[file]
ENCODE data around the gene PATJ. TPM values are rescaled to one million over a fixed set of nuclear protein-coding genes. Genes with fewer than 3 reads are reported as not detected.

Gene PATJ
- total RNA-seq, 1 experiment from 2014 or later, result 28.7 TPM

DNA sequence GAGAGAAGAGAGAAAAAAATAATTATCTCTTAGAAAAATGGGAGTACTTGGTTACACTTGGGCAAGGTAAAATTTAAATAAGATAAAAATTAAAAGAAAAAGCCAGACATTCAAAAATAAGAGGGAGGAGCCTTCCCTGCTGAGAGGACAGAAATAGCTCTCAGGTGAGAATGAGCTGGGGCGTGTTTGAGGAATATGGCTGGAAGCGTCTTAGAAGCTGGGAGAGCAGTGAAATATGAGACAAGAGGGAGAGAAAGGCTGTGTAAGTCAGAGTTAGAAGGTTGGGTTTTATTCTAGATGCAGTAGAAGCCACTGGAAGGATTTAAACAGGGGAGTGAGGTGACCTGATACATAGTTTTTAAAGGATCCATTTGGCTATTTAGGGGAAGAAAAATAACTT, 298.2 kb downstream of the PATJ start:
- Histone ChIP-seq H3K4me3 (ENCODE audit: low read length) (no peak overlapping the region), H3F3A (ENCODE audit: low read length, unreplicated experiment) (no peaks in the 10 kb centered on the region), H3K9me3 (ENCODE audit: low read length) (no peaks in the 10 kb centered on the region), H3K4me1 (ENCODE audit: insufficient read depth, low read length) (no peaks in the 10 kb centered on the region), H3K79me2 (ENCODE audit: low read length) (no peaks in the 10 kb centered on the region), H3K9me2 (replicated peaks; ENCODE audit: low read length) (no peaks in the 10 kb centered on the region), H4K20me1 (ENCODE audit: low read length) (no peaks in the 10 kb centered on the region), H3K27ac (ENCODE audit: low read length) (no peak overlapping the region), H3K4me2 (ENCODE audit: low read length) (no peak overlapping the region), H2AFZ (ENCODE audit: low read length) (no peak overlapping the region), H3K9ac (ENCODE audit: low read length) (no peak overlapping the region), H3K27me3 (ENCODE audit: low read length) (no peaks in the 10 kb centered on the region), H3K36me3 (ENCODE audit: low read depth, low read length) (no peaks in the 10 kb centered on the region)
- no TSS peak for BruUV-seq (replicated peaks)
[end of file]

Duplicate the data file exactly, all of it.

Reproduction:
ENCODE data around the gene PATJ. TPM values are rescaled to one million over a fixed set of nuclear protein-coding genes. Genes with fewer than 3 reads are reported as not detected.

Gene PATJ
- total RNA-seq, 1 experiment from 2014 or later, result 28.7 TPM

DNA sequence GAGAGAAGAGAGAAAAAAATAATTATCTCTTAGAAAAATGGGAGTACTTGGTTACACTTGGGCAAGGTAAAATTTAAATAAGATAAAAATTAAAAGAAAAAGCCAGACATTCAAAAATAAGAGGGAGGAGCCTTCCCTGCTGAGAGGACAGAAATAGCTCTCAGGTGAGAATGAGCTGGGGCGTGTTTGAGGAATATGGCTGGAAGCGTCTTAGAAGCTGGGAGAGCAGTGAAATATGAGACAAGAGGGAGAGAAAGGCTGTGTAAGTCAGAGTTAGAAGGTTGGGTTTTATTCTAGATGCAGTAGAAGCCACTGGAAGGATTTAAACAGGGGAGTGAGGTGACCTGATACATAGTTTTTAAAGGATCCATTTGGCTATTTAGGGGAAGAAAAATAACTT, 298.2 kb downstream of the PATJ start:
- Histone ChIP-seq H3K4me3 (ENCODE audit: low read length) (no peak overlapping the region), H3F3A (ENCODE audit: low read length, unreplicated experiment) (no peaks in the 10 kb centered on the region), H3K9me3 (ENCODE audit: low read length) (no peaks in the 10 kb centered on the region), H3K4me1 (ENCODE audit: insufficient read depth, low read length) (no peaks in the 10 kb centered on the region), H3K79me2 (ENCODE audit: low read length) (no peaks in the 10 kb centered on the region), H3K9me2 (replicated peaks; ENCODE audit: low read length) (no peaks in the 10 kb centered on the region), H4K20me1 (ENCODE audit: low read length) (no peaks in the 10 kb centered on the region), H3K27ac (ENCODE audit: low read length) (no peak overlapping the region), H3K4me2 (ENCODE audit: low read length) (no peak overlapping the region), H2AFZ (ENCODE audit: low read length) (no peak overlapping the region), H3K9ac (ENCODE audit: low read length) (no peak overlapping the region), H3K27me3 (ENCODE audit: low read length) (no peaks in the 10 kb centered on the region), H3K36me3 (ENCODE audit: low read depth, low read length) (no peaks in the 10 kb centered on the region)
- no TSS peak for BruUV-seq (replicated peaks)